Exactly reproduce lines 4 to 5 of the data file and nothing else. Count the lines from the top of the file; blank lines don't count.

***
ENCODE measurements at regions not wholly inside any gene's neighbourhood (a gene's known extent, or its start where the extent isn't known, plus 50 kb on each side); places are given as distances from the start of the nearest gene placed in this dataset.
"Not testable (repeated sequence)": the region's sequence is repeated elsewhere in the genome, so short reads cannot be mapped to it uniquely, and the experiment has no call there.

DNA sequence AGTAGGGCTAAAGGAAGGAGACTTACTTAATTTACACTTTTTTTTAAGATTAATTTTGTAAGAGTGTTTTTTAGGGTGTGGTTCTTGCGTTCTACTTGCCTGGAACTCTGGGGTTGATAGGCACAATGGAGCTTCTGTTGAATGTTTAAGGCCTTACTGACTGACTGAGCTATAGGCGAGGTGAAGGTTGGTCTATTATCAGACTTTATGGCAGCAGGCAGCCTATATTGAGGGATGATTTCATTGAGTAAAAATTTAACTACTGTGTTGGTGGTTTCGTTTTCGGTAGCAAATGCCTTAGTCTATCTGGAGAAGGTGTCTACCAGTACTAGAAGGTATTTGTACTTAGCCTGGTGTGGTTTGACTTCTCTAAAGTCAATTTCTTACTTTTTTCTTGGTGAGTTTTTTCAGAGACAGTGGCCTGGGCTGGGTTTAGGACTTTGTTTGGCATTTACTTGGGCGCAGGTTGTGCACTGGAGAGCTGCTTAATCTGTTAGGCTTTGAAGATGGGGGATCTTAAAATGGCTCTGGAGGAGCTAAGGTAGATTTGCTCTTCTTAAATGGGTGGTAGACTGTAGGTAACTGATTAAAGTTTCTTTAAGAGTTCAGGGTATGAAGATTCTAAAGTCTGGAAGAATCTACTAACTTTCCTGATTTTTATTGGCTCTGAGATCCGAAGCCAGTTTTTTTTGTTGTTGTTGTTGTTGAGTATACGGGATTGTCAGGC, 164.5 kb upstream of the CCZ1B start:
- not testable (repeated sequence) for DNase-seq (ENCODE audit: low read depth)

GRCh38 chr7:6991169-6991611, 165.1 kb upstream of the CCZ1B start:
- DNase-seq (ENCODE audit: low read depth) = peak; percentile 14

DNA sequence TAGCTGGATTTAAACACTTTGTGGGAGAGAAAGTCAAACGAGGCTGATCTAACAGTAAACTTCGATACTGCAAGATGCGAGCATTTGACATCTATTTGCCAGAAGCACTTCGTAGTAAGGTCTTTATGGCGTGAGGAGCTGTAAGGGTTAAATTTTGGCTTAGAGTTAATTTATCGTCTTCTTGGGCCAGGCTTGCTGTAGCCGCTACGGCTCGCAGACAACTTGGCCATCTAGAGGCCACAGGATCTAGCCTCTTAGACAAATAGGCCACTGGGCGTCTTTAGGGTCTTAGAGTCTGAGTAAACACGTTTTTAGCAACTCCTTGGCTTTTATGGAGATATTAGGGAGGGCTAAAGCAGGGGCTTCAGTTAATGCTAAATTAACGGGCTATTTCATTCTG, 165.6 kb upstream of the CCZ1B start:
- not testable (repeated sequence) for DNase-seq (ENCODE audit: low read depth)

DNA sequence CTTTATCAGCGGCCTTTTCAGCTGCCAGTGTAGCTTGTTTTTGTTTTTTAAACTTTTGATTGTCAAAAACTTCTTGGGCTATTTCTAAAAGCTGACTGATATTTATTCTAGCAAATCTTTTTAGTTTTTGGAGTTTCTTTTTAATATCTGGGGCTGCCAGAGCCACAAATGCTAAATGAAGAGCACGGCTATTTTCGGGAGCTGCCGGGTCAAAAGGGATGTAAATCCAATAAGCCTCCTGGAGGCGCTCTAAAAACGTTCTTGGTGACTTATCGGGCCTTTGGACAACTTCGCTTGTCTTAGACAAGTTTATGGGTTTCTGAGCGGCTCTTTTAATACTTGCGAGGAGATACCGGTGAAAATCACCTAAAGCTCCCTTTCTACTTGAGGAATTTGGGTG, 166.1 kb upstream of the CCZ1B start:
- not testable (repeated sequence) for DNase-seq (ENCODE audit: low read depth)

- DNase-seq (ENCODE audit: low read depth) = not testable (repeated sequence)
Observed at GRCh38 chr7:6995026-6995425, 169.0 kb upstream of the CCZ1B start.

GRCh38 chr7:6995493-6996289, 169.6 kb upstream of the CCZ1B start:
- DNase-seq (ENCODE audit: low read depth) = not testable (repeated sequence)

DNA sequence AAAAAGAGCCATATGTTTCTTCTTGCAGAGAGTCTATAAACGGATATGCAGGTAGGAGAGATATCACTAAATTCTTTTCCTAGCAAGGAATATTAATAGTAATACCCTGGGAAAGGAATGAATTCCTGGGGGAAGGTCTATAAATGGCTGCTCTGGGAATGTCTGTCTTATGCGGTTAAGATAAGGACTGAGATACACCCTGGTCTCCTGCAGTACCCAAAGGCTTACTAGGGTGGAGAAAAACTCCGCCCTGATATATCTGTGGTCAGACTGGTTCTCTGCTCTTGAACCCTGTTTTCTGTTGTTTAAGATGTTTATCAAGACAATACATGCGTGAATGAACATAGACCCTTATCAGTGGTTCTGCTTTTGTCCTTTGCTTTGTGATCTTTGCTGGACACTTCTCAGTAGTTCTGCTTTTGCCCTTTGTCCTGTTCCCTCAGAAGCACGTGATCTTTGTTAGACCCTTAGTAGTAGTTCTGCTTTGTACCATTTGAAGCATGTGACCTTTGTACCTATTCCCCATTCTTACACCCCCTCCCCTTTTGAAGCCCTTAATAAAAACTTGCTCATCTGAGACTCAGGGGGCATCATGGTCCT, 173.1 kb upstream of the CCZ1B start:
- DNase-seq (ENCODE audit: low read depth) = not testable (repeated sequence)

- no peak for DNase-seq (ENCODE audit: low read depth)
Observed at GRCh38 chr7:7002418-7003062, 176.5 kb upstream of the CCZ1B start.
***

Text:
- not testable (repeated sequence) for DNase-seq (ENCODE audit: low read depth)

GRCh38 chr7:6991169-6991611, 165.1 kb upstream of the CCZ1B start: